1791-Ira Allen: Treasurer,Surveyor,Proprietor
Coventry History

Following the history of Coventry from this point on, one becomes inextricably entwined with the twisting fortunes of Ira Allen. While the land itself was yet to receive its first permanent settler, the next 10 years would see the decline of Ira Allen's political life in Vermont, and the dissolution of his fortune, of which the Coventry lands were one part.
Ira Allen
Ira Allen
By 1791 Ira Allen had become the richest landlord in Vermont and one of the richest landlords in all of New England. There are two views as to how he came to his wealthy status. One says that he was an unscrupulous businessman, who abused his public positions as treasurer and surveyor-general to enrich himself at the expense of others and the State of Vermont. The other view is that Allen was a New England businessman who knew how to wheel and deal like all the rest. His selfless leadership of the Vermont rebellion required much personal and monetary sacrifice. It was only fair that he get repaid for his services to the state during the rebellion. And if the primary mode of exchange for Vermont was land grants, so be it.

In any case in 1791, Allen took advantage of the market forces at work and acquired most of the township of Coventry purchasing them at the tax vendue in Burlington from the collector, sheriff Stephen Pearl. Buel obviously hung on to his land down in Buel's Gore where he eventually settled 7 years later. But he quitclaimed his interest to 49 rights in the 2 northern Coventry land tracts and Allen became the sole proprietor. Allen also owned all the rights in Duncansboro (Newport Town) and Irasburgh, as well as land in Albany, Barton and Brownington. In February of 1792, John Kelly, a wealthy New Yorker with Vermont landholdings saw the handwriting on the wall for Allen, and alluding to his upcoming financial difficulties offered to purchase a few of Allen's holdings including Coventry. Allen refused, but found himself in even deeper financial difficulties the following year when he mortgaged all of his Coventry holdings to go on bond for 3500 pounds to finance an ultimately unsuccessful New York business venture of his nephew John Finch with Zenos Bradley.
1793 Coventry Plan
James Whitelaw's 1793 plan of Coventry (1)
Allen pressed on nonetheless and hired Whitelaw to do the survey of Coventry and Irasburg lots which was completed in 1793. With visions of a bright future for the area, Allen took out an advertisement in the Vermont Gazette in January 1794 to entice prospective settlers. He offered lands in Coventry and Irasburg contiguous to Lake Memphremagog which he would lease free for four years and after that starting at 4 cents an acre, increasing one penny annually to a maximum of nine cents an acre. He planned to build a sawmill and gristmill "near the Irasburg line" (2) that summer and to have the mill staffed with someone to be available to prospective settlers. It doesn't appear that Allen ever made good on his promise to begin developing Coventry, and by the following summer, Allen was busy with other things.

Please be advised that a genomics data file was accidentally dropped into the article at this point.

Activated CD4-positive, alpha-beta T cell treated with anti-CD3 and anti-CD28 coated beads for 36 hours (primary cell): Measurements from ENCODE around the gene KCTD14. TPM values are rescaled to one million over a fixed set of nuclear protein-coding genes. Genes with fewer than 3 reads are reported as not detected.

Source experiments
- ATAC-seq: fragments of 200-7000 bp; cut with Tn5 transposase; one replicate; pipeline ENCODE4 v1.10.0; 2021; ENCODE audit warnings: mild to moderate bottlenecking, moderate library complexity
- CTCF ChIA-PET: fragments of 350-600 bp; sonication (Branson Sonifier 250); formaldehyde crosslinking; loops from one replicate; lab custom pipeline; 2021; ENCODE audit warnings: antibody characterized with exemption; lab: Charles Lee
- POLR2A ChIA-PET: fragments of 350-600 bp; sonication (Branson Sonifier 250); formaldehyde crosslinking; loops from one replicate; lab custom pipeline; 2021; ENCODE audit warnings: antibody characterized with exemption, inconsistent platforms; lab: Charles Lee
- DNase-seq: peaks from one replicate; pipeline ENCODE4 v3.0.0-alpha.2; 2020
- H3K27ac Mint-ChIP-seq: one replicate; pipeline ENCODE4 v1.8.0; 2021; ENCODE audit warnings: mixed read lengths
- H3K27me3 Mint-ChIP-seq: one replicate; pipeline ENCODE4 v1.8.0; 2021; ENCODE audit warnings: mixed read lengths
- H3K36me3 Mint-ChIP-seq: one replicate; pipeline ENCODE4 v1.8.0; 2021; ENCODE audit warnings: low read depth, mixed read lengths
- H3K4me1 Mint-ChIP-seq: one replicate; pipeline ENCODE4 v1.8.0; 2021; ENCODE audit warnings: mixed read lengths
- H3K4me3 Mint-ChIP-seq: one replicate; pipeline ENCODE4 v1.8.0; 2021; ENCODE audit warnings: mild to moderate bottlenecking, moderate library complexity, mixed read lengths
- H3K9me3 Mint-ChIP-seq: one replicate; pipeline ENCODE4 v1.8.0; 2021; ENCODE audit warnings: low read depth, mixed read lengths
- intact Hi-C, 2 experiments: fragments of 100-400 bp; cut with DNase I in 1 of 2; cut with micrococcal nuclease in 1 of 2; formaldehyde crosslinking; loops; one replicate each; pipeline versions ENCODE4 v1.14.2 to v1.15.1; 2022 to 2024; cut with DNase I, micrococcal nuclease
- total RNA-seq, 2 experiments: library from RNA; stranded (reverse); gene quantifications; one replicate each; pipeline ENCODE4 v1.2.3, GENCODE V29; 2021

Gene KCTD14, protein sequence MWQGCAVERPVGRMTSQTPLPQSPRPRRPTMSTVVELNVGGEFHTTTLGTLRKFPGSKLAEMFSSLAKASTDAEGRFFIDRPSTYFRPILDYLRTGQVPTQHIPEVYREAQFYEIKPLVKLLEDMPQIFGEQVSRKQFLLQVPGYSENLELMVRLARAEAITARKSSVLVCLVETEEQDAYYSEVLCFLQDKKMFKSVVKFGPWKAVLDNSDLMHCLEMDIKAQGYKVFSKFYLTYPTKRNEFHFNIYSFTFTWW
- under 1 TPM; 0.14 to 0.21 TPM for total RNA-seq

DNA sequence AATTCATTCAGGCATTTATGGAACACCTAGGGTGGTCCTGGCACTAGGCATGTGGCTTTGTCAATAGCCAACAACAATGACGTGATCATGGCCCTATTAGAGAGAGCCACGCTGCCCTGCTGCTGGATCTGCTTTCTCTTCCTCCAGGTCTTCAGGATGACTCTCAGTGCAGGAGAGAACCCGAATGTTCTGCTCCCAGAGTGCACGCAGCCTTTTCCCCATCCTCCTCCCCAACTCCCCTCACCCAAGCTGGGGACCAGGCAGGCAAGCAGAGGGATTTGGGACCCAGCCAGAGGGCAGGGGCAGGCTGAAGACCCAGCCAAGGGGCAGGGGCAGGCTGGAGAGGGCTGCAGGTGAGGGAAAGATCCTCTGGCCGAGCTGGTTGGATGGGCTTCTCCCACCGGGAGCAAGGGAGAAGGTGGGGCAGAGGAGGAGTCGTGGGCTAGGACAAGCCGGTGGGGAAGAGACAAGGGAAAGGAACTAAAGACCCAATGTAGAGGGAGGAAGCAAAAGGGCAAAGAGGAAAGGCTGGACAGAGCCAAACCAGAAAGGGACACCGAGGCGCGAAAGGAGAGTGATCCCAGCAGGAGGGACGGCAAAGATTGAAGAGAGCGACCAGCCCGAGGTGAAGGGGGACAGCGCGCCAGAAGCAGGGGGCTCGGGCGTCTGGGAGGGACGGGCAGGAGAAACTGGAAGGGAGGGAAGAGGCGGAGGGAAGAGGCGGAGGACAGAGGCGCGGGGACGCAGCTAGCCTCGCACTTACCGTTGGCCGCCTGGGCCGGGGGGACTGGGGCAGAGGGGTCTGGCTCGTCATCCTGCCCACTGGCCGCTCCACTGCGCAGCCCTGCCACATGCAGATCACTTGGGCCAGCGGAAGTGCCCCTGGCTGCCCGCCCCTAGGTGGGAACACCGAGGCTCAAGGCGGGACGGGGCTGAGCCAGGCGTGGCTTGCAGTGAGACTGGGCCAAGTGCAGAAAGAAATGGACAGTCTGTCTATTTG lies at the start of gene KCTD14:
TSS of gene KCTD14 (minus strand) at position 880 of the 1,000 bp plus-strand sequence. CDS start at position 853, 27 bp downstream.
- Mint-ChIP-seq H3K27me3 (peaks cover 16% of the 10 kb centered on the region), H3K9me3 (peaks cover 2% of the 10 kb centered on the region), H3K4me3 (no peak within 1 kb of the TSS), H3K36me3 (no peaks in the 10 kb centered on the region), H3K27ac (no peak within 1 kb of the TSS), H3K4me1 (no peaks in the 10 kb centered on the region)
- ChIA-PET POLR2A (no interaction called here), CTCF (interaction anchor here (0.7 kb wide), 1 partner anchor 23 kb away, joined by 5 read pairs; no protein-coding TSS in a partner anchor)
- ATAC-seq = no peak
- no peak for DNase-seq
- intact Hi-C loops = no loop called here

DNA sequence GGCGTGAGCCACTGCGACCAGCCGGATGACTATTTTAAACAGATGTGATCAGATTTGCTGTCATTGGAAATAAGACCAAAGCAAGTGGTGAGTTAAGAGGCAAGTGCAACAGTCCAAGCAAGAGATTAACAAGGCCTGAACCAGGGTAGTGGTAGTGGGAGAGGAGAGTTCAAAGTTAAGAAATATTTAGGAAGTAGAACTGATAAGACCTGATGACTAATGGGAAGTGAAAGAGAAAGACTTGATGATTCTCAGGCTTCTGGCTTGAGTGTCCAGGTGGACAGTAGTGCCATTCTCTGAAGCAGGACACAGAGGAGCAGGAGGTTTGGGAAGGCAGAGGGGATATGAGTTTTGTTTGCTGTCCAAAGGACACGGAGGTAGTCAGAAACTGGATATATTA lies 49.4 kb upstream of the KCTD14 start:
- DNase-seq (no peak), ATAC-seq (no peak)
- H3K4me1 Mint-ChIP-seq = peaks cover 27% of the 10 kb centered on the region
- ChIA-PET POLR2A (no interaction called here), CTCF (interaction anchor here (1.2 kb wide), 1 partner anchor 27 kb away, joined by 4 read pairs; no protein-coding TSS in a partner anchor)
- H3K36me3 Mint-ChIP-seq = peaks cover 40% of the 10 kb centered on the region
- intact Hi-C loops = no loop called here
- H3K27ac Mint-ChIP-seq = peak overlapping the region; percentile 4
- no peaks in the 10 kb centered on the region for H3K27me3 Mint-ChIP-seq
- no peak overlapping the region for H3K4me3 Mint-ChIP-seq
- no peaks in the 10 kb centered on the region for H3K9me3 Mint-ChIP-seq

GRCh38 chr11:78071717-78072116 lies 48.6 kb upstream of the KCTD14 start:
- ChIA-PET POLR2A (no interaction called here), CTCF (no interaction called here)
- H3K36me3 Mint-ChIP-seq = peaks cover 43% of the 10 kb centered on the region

The summer of 1795 found Ira Allen pursuing other projects than the industrial development of Coventry. From 1795 to 1801, Allen was travelling abroad in Europe on a number of errands, including getting the British to build a canal on the Richelieu River and fomenting a rebellion in Canada. He spent more than a year in a French prison during this time. It was while overseas that Allen's fortunes crumbled. Whether from unscrupulous Vermont politicians and land speculators, or from bad business sense and timing, Ira Allen lost it all.

In March of 1798 while in London, Allen managed to sell the 2,000 acres of Coventry Gore to Samuel Bayard of Philadelphia for 1,600 pounds sterling. Bayard was a lawyer in London at the time prosecuting the British government under the Jay Treaty. Allen was in and out of British courts and French prisons and was in desparate need of funds to keep himself afloat. Four months later in July the first United States direct land tax was assessed. A federal tax of 2/7 of one percent was levied on all land in the United States. Writing from The Temple prison in Paris France, in October of 1798, to his wife Jerusha in an attempt to apprise her of all of his land holdings Allen explicitly states that he yet owns "fifty Rights in Coventry". It was the U.S. Land Tax which would be Allen's undoing. Apparently unable to make the tax payments, Coventry went up for sale at a tax vendue in May of 1801. The purchaser was one Jabez G. Fitch of Vergennes.

1. Surveyor General's Papers, Vol.2 pg.129, Vermont State Archives, Secretary of State Office, Montpelier, VT.
2. Vermont Gazetter, No.32, Vol XI, Fri Jan 3, 1794
- Index to Ira Allen Papers, Bailey-Howe Library, Special Collection, University of Vermont
- History Of Coventry, Pliny White, Irasburgh, 1859
- Ethan Allen & His Kin Correspondence 1772-1819, ed. by John Duffy, Univ. Press of New England, Hannover, N.H, 1998
- Ira Allen Founder of Vermont, James Wilbur, Houghton-Miflin, Boston, 1928